Catching Melinda checking in on the new calf that was born two weeks ago. The wee bull is a male and is not normally named as they will be sold at market.
Melinda on the other hand is a keeper. Big Laugh, bigger heart.
Before butchering hogs, you first need to scald their carcass in water so that you can scrape the bristles off of their hide. At the farm, we use an ancient steam engine to heat the water.
Then a team of men get to work scraping the hair from the animal. It’s not pretty or pleasant for modern sensabilities. How easy it is to buy our food from the market and have no real idea of how it got there.
Some of the ewes at the farm had twins and that means a few extra lambs that were not getting fed by their mothers. That’s where a team of workers stepped in with their giant bottles of milk and hand fed them until they were old enough to eat on their own. As you can see, Charley has taken to a few of them. Or is it the other way around? Either way, there is plenty of affection going around.
It’s the first time that I’ve seen lambs act like dogs.
Here are more images of sheep to get you through the weekend.
Typical of late fall weather here in Ohio, we’ve had plenty of rain. Slow falling, drizzle, the kind that seeps into your bones. The kind that creates lots of mud.
The animals don’t seem to mind at all. And so, I suppose that I shouldn’t be bothered by the weather either. But, I am. As a photographer, I like the textures and saturated colors that come out in the rain. As a human being, and one in his fifties at that, I have begun to enjoy my creature comforts too much to fully embrace cold wet weather. I am not after all, a pig. Though some might say otherwise.
Friday afternoon, I spent some time relaxing at the farm. Carriage Hill is serene and tranquil on most days. A place to wander, explore, and visit with friends. One of the rare exceptions to the quiet on the farm is when the summer thunderstorms roll through, throwing lightning in all directions and booming in loud echoes.
Not long after arriving, I wandered down to check on the horses. That’s when drops began to fall and within moments, the sky opened up and the deluge began in earnest.
Soon, the rain was everywhere. Drops bounced off the fences and dripped from the roof lines. The water collected in pools and ran in rivulets through the barnyard.
Unfortunately for the horses, they were stuck in the downpour. There is an overhang on the back side of the barn and though they found some protection, their rear ends were soaked. Poor Jimmy and Charley had to endure the full force of the storm. because there was no room for them.
Thirty minutes passed before the thunder storm moved on and left the farm transformed by the wetness. I like the residue of the storm…wonderful light and dark wet wood and brick.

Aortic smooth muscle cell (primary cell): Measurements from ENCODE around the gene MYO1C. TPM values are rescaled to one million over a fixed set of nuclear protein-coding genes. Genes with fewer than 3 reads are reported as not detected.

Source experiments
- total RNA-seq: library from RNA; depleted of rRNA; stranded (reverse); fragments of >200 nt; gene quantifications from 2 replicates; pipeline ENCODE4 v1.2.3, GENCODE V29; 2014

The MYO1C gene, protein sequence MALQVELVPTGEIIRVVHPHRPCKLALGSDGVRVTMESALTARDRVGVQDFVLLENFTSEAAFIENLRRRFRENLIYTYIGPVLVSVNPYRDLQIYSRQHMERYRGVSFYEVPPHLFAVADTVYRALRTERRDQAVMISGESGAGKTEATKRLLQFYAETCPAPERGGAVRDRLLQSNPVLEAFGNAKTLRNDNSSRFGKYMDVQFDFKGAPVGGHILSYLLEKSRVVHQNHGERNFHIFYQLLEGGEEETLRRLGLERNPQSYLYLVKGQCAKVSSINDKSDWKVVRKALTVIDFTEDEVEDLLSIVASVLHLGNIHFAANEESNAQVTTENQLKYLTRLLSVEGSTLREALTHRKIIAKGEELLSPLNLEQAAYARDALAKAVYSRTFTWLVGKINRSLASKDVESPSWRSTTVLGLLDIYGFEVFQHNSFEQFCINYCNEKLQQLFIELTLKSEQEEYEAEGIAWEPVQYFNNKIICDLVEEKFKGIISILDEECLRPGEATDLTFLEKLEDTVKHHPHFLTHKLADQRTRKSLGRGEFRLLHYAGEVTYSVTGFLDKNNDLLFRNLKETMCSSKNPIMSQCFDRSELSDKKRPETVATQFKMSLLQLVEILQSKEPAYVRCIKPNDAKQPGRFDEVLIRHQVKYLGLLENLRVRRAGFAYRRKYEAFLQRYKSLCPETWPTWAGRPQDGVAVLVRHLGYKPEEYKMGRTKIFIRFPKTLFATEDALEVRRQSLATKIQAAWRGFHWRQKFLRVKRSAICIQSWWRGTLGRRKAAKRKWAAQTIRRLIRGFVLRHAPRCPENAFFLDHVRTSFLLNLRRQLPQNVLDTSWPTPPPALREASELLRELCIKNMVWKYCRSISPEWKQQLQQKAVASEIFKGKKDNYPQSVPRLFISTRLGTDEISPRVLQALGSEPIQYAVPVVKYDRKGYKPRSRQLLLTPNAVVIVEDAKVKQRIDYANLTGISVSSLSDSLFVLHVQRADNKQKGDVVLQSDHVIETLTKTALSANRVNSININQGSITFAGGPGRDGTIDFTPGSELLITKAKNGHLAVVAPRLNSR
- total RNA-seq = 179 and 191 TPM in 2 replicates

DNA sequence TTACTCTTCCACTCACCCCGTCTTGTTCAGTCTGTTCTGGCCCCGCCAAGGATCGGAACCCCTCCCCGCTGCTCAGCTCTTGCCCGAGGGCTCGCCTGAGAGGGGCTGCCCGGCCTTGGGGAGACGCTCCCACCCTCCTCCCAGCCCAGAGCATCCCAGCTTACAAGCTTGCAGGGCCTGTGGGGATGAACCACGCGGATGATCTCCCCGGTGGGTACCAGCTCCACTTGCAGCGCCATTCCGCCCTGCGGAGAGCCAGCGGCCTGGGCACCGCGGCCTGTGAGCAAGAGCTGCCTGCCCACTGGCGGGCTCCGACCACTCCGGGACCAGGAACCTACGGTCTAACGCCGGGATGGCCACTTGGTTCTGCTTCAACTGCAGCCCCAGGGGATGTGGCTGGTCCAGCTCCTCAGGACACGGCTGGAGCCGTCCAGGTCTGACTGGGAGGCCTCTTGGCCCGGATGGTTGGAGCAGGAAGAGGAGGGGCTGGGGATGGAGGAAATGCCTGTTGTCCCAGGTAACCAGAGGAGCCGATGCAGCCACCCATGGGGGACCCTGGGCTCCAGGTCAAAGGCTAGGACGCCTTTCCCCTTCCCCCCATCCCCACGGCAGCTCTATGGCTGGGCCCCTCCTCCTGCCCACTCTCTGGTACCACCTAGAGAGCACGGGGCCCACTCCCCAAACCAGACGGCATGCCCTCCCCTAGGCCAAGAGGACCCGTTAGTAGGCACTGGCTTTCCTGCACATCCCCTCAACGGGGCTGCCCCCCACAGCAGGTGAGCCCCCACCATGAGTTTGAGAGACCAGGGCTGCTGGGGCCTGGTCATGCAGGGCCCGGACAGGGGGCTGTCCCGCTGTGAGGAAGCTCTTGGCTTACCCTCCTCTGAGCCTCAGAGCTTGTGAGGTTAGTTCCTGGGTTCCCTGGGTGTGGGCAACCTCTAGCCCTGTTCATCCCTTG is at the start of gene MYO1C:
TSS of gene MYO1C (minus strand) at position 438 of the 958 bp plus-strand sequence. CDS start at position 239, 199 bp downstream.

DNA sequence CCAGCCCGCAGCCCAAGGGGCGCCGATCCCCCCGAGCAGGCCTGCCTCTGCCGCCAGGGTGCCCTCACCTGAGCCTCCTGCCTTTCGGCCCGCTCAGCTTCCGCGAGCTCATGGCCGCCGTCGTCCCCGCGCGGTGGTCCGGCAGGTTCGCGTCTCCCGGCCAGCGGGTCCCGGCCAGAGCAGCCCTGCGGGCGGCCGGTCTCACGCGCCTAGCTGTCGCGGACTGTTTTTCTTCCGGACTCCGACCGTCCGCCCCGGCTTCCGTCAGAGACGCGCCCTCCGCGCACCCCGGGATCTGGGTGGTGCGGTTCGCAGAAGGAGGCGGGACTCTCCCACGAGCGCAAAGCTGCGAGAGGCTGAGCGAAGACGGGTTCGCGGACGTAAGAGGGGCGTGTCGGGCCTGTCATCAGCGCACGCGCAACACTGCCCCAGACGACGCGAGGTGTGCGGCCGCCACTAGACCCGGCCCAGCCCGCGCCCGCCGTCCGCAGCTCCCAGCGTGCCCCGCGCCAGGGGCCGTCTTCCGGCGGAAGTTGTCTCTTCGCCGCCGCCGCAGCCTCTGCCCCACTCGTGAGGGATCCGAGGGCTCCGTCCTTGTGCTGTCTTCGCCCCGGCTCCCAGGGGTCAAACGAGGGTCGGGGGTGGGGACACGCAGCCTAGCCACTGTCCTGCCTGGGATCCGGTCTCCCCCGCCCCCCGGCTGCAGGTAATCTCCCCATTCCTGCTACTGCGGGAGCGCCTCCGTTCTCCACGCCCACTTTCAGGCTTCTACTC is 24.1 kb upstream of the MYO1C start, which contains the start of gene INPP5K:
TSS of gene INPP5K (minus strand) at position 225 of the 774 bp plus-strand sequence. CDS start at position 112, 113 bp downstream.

And while it’s nice to see the drops on the flowers, the sheep probably don’t appreciate being soaked with heavy wet wool.
That was the excitement on my Friday afternoon. How did I fare? Not badly at all. I found the shelter of the well’s pump shed and rode out the rain.
Have a great week, folks.
The horses on the farm are massive Percheron draft horses. I am dwarfed by them and to be honest, I am a little nervous when I am standing right next to them. Not enough to run screaming in terror, but just enough to keep a healthy eye on them and to make sure they know I am there.
Explaining my own nervousness is to give you some understanding of why I am incredibly impressed by the farrier. He is out to the farm on a regular basis, ensuring that the horses are well shod and have healthy feet. He’s really not that much bigger than me, but he rules those massive horses. They obey him without question. Maybe it’s the routine or maybe his own skill with them is part of the reason they do what he wants. Either way, to see him in action is impressive.
To keep the horses still and to support their massive feet, they are led into a frame. The farrier works one hoof at a time and gives the horse plenty of time to rest in between. I enjoyed the entire afternoon of watching him in action. I’ve included some extra photos below so that you can see a little more of the farrier in action. And, as a bonus, you can see his dog AJ…and our farmer, Jim.
We’ve all been struggling with the loss of Jodi’s mom back in January. So, it was nice to have a happy memory of her pop into my mind last night. Roberta had a way of collecting cats. I would come home to find a new cat, that I didn’t recognize, sitting in my kitchen after I came home from work. I would ask her why there was a strange cat in our house and she would look at me with all seriousness and state “He looked hungry, so I let him in and fed him”. Soon enough, the cat had a name and was added to our permanent collection of cats. We only wanted one cat, and Jodi got me Sabi for Christmas one year. Now our collection of cats includes; Sabi, Betty, Jacky, Cooper, Oona, Elle Belle, and Riley. So, what does all of this have to do with my memory?
Last night, Jim (You must remember my friend Jim, we shoot together all of the time.) and I went to the Celtic Festival in Dayton. Along the way, we decided to stop at a Dayton favorite, Thai 9 for dinner. Jim went in to get a table and I parked the car…three blocks away. On the walk back to the restaurant, I spied this stenciled cat on the side of a building. I instantly thought…”he looks hungry…” and started to laugh. Roberta may not be with us in many ways, but in so many ways, she still is.
Have a great day folks.